Sexual harassment is against the law under the Equal Opportunity Act 2010. 

Sexual harassment is unwelcome sexual behaviour, which could be expected to make a person feel offended, humiliated or intimidated. It can be physical, verbal or written. 

Sexual harassment is not consensual interaction, flirtation or friendship. Sexual harassment is not behaviour that is mutually agreed upon. 

Sexual harassment is covered in the workplace when it happens: 

  • at work 
  • at work-related events or where people are carrying out work-related functions 
  • between people sharing the same workplace 

A single incident is enough to constitute sexual harassment – it doesn’t have to be repeated. 

Men experience sexual harassment but it disproportionately affects women, especially in the workplace. (The Australian Human Rights Commission reported that 1 in 5 women experience sexual harassment in the workplace at some time.)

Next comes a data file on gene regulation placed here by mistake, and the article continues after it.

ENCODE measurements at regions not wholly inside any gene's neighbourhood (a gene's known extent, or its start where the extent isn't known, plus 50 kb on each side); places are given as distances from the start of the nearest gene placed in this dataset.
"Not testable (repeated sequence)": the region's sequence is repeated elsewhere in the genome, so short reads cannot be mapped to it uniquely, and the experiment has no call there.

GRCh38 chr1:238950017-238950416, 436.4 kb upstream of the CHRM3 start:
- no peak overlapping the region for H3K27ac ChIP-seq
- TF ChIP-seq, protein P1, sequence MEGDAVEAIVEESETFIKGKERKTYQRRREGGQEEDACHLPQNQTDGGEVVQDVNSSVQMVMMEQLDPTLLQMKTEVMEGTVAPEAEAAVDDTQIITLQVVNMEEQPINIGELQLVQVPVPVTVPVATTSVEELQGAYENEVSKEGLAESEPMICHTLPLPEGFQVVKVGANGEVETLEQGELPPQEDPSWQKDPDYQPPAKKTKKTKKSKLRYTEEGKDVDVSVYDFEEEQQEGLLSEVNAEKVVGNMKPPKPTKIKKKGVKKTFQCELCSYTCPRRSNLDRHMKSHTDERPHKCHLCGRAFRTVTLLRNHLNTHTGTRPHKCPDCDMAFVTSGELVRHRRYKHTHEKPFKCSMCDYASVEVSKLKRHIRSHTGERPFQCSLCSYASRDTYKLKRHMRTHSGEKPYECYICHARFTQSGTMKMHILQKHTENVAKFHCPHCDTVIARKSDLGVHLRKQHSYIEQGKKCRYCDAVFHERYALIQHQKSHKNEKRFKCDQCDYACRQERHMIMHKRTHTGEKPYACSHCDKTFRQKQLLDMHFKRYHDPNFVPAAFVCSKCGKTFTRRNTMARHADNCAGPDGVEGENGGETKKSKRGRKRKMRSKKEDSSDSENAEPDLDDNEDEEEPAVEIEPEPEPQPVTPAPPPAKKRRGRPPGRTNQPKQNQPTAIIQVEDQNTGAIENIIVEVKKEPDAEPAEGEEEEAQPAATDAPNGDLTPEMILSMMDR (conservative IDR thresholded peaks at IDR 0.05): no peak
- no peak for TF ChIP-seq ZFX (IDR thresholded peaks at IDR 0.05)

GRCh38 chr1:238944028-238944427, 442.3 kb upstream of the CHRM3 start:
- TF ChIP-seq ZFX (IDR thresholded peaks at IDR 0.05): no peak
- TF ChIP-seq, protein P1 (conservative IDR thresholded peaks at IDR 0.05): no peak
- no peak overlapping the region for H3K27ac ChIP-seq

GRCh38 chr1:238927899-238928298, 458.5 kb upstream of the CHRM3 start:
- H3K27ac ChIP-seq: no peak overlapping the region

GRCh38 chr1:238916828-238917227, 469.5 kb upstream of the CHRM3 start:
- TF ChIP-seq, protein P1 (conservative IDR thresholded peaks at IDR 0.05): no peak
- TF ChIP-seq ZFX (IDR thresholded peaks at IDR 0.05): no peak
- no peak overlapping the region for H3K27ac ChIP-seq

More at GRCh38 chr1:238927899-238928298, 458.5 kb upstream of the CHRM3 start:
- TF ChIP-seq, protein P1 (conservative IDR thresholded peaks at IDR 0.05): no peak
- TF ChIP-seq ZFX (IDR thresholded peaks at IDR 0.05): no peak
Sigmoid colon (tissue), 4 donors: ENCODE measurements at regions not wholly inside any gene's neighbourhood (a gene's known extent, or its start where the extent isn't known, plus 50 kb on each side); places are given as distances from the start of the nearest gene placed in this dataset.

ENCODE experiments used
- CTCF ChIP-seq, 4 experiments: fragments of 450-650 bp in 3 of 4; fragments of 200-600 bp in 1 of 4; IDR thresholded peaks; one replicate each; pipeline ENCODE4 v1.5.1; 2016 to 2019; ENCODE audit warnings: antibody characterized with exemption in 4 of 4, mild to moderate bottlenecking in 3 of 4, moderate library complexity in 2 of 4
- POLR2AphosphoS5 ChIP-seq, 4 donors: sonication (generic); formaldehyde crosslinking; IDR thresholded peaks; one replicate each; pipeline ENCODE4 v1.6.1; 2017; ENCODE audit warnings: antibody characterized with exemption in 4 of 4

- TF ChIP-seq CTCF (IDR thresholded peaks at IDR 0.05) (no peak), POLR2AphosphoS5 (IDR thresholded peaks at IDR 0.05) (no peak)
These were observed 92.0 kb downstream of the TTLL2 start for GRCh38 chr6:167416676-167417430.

Responding to harassment 

All incidents of sexual harassment – no matter how large or small or who is involved – require employers or managers to respond quickly and appropriately. Just because someone does not object to inappropriate behaviour in the workplace at the time, it does not mean that they are consenting to the behaviour. 

The law 

Sexual harassment is against the law under the Equal Opportunity Act. 

Some types of sexual harassment may also be offences under criminal law. These include indecent exposure, stalking, sexual assault and obscene or threatening communications, such as phone calls, letters, emails, text messages and posts on social networking sites. 

Employers should consider reporting criminal offences to the police. 

More information on sexual harassment and the law is available on our Sexual harassment page.